Lifting While Older, Female, and Overweight: If I Can Do It, So Can You
I didn’t find lifting when I was young. When I was a young woman I packed on as much weight as I could to feel safe. Finally, at 309 pounds with my doctor warning me I was pre-diabetic it seemed clear that continuing the path I was on was a recipe for disaster. Especially with my family history of diabetes, high blood pressure, and heart problems. Seven years ago, when I was 41, I had never heard of powerlifting, had never considered working out, and certainly could not imagine that I would be the number one ranked female powerlifter in the state of Vermont in the USA Powerlifting Federation, but I am and damned proud of myself.
That’s me: a 48-year-old female powerlifter. I am one of the strongest people at my gym, male or female. I’m not saying that to brag, I don’t feel any need to brag. I am who I am, and I have worked hard to get where I am. It does seem that new gym members don’t really believe I can do what they’ve heard I can do. That doesn’t last very long when the barbell work begins. I don’t brag about what I do, nor do I inflate my numbers. I have never done what I do to impress anyone. I truly believe that my only competition is me. When I stand and wait my turn to step on the platform at a meet, my goal is only to perform better than I did the last time I competed. In all honesty, my competition lives in my head, that critical voice that points out and magnifies any flaw.
On Becoming a Lifter As An Older Woman
I am my own harshest critic and can find fault with everything I do. I study my lifts and pick apart my flaws and plan how to fix them. I have been told I am an inspiration, but I don’t see that. I see the woman who trips over her feet on the way to rack, the woman who rushes a squat because the weight on her back feels like too much, the woman who regularly walks into the rig because her mind is on what she’s about to do not her surroundings. That may just be a part of my personality, but I think at least some of it has to do with my age and recognizing there is always something I can improve upon.
I don’t think I am unique in my experiences lifting. I do think there are some differences in lifting when you aren’t in your 20’s or 30’s. I find I need a more recovery time between my heavy lifting sessions. This is a tough one for me: I am inherently impatient, and I want what I want when I want it.
I remember my very first deadlift: I was 42, new to the gym, scared, and searching desperately for one thing I could do well. My trainer at the time set me up in front of a barbell. I was one of four women chosen as a contestant in a 12-week transformation contest. It was our first week of work and the trainer was trying us with different things to get any idea of what our strengths might be. He gave a brief demo of what he expected us to do and then we each tried the deadlift. I can’t speak for the other three, but when I wrapped my hands around that bar and pulled, I felt like I was home. He added weight to the bar several more times for me, not telling me what I was pulling, just seeing what I could do. My last pull was 205 pounds and the trainer smiled and said, “I think we’ve found your strength”. On my very first time deadlifting I wound up with my name on the “200 Pound Club” deadlift board at the gym.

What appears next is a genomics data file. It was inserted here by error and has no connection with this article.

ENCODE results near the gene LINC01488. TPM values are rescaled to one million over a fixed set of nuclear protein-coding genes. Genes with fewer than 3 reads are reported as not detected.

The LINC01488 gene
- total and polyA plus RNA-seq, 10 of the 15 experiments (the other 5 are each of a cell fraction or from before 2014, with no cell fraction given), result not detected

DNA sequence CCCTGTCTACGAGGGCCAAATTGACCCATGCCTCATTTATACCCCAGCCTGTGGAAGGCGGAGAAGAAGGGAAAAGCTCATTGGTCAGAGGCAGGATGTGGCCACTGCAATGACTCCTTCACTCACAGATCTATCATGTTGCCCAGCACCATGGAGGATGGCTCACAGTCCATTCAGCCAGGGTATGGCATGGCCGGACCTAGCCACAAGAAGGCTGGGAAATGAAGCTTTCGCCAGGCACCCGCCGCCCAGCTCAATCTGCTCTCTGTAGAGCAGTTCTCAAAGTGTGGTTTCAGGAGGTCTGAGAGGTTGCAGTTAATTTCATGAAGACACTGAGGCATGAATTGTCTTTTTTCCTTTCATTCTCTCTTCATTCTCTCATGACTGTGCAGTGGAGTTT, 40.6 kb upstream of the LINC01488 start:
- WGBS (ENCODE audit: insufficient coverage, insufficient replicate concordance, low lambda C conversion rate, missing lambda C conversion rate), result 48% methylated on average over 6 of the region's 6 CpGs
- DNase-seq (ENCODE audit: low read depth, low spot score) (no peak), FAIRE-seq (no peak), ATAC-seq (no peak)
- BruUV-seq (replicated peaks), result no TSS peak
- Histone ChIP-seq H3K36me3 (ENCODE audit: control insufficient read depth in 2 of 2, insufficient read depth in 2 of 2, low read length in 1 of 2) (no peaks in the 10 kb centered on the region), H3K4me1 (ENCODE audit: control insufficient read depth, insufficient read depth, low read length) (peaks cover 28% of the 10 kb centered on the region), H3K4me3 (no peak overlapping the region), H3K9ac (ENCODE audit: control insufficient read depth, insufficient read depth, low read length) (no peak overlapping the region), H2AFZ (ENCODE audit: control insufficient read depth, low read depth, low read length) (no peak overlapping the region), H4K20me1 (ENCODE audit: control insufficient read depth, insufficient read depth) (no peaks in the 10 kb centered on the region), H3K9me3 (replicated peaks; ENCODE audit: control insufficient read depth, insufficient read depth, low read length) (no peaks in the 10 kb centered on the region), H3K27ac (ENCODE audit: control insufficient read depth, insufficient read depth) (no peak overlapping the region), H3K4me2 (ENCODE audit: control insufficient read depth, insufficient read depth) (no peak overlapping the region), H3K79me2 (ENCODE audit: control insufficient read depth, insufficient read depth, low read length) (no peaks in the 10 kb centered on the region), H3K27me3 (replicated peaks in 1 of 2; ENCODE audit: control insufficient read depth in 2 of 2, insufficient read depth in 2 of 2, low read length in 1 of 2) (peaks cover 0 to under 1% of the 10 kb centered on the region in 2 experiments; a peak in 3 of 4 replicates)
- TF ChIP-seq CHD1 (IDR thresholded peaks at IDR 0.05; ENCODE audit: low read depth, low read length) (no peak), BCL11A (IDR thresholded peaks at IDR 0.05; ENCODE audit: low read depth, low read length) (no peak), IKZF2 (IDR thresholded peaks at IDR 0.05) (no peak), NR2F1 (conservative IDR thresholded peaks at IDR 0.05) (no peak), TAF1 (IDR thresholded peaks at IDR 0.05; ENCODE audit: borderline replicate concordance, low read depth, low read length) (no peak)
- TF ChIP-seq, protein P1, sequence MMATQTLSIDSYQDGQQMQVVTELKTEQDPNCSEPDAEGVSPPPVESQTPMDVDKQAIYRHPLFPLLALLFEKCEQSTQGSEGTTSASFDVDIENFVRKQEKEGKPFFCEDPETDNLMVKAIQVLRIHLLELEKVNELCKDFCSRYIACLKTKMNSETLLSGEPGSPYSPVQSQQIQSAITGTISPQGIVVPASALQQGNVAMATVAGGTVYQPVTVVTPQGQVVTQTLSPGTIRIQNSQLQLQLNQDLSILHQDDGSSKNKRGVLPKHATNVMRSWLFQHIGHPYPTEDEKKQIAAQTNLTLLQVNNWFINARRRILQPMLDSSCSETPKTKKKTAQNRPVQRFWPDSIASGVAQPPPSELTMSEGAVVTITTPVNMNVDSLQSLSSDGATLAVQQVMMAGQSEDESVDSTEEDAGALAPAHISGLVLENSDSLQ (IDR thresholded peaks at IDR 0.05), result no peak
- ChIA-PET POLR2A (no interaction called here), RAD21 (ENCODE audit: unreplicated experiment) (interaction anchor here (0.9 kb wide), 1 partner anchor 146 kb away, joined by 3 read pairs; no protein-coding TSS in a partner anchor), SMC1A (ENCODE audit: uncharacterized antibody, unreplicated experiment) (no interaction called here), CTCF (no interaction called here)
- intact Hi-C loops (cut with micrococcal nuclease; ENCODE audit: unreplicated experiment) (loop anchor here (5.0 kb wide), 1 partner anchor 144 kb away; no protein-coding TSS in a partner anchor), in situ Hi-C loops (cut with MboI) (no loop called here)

Fast forward 3 years. The gym I started in had changed hands and I was now working with my current coach, Coach T2. He has worked hard with me on my form, giving me feedback and cues. Don’t get me wrong, he cheers me on, encourages me, believes in me, but he steadfastly refuses to let me be lazy. He has kindly given me a place to display the medals and trophies I’ve won in the fourteen meets I have competed in. When I am at a meet, he answers my texts and checks in on me, even when he’s at a family event. He cares enough to consult with other colleagues to come up with the best program he can design for me.
Lifting is My Passion
Lifting heavy is something I love. It truly is my passion. I find it amusing to tell the men I work with how much I can pull, press and squat. There is nothing like telling a young man you are a powerlifter, have him know what that means and then have him ask for your numbers with a knowing smirk on his face. I’ve found that my numbers tend to wipe that smirk away rather quickly.
Just in case you are curious here are my current personal record lifts:
- Squat: 375 pounds (set at USA PL NH State Championships in 2018)
- Bench Press: 180 pounds (set at the gym)
- Deadlift: 430 pounds (set at the gym)
As I have progressed as a powerlifter, I have discovered that though I may be shy and quiet I am not weak. I have developed my physical strength and my emotional and mental strength. I may go down, but I will never stay down. Now, when I see former classmates, I don’t think we look the same age at all. When I tell people that I am 48, they are genuinely shocked. I’ve heard “No way. You can’t be that old” so many times it makes me laugh. I assure them as stiff as I feel when I wake up in the morning sometimes, I am absolutely 48 years old.
For all of the older women contemplating beginning a lifting program: just do it. You will not regret it, and likely, you will find a strength that you never knew that you had.